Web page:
Introduction
The objective of this work is to study aspects of the automorphic cohomology
groups Hq(X, Lμ) on quotients X = Γ\D by an arithmetic group Γ acting on a class
of homogeneous complex manifolds D = GR/T . Here GR is the connected real Lie
group associated to a reductive Q-algebraic group G, T GR is a compact maximal
torus, and μ the weight associated to a character of T that gives a homogeneous
holomorphic line bundle D. These D’s may be realized as Mumford-Tate
domains that arise in Hodge theory, and in general we shall follow the terminology
and notations from the monograph
[GGK1].1
We shall say that D is classical if
it equivariantly fibres holomorphically or anti-holomorphically over an Hermitian
symmetric domain; otherwise it is non-classical, and this is the case of primary
interest in this paper.
In the non-classical case it has been known for a long time that, at least when
Γ is co-compact in GR,

H0(X,
Lμ) = 0 for any non-trivial μ;
when μ is sufficiently
non-singular,2
then
Hq(X,
Lμ) = 0, q = q(μ + ρ)
Hq(μ+ρ)(X, Lμ) = 0
where q(μ + ρ) will be defined in the text.
More precisely, for k k0 and any non-singular μ
dim
Hq(μ+ρ)(X,
Lkμ) = vol(X) · Pμ(k)
where Pμ(k) is a Hilbert polynomial with leading term
Cμkdim D
where 0
is independent of Γ. Thus, in the non-classical case there is a lot of automorphic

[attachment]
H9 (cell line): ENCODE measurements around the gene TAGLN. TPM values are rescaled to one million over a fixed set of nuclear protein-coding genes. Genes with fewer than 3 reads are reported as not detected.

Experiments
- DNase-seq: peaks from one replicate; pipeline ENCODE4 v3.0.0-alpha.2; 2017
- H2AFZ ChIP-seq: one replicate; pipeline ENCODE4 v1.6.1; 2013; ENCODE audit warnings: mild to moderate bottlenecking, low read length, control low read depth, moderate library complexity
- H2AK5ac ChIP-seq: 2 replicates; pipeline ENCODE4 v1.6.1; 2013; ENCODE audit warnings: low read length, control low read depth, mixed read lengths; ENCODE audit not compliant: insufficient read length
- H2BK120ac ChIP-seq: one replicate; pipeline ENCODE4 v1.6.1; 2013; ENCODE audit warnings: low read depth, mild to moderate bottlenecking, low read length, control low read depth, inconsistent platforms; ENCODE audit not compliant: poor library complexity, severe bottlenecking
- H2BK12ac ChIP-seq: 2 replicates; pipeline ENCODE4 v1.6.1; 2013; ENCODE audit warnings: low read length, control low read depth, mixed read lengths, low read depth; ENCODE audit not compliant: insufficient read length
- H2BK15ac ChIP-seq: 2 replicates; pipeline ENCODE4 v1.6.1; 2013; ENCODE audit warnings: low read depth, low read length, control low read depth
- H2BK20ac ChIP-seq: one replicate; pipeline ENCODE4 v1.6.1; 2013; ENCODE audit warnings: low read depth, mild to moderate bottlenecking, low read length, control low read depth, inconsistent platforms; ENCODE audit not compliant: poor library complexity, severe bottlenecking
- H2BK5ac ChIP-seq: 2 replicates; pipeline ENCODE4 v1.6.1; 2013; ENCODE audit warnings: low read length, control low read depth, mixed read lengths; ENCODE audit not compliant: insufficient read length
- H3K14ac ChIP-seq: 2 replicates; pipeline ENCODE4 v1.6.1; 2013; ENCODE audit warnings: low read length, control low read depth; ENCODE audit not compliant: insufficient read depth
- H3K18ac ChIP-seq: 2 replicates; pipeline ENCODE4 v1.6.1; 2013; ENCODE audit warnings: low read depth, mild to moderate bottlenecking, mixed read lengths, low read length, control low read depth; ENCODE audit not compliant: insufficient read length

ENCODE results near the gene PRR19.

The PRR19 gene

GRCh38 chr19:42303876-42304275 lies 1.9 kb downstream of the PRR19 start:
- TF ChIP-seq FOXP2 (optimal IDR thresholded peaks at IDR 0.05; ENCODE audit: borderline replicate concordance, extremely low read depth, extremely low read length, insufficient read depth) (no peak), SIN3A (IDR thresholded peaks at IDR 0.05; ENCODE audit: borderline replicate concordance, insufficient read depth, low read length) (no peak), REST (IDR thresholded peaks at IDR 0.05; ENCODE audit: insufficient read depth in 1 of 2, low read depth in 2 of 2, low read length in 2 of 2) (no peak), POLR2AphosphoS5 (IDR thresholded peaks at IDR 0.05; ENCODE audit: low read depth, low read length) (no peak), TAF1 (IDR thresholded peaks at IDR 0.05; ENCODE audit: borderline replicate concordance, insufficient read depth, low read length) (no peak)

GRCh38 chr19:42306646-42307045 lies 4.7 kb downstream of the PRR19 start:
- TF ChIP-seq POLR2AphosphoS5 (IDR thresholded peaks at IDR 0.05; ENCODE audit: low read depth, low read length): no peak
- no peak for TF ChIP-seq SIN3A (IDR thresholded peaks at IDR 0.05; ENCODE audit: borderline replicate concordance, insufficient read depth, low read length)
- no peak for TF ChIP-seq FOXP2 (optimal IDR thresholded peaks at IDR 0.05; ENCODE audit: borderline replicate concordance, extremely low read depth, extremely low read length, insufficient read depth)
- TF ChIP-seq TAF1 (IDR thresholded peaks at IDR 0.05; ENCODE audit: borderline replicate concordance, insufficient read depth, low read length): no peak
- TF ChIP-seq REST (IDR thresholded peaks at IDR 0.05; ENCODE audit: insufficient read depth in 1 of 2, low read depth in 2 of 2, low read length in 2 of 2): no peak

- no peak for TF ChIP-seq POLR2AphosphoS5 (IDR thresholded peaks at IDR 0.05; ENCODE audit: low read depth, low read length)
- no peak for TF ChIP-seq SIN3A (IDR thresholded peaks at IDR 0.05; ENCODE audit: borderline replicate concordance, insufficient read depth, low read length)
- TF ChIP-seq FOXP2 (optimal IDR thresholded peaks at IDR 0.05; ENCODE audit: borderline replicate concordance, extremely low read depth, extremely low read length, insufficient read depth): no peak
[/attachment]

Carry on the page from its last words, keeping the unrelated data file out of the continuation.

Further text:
cohomology and it does not occur in degree zero. In the classical case, the intensive
study of the very rich geometric, Hodge theoretic, arithmetic and representation
theoretic properties of automorphic forms has a long and venerable history and
remains one of great current interest. In contrast, until recently in the non-classical
case the geometric and arithmetic properties of automorphic cohomology have re-
mained largely mysterious.3
For three reasons this situation has recently changed. One reason is the works
[Gi], [EGW] that give a general method for interpreting analytic coherent cohomol-
ogy on a complex manifold as holomorphic de Rham cohomology on an associated
1Cf. the Notations and Terminology section below.
2Non-singular,
or regular, means that μ is not on the wall of a Weyl chamber; sufficiently
non-singular means that μ is at a large enough distance |μ| from any wall.
3Important
exceptions are the works Schmid [Schm1], Williams [Wi1], [Wi2], [Wi3], [Wi4],
[Wi5], Wells and Wolf [WW1], [WW2], [WW3], and Wolf [Wo], some of which will be discussed
below. These deal primarily with the representation-theoretic aspects of automorphic cohomology.
1
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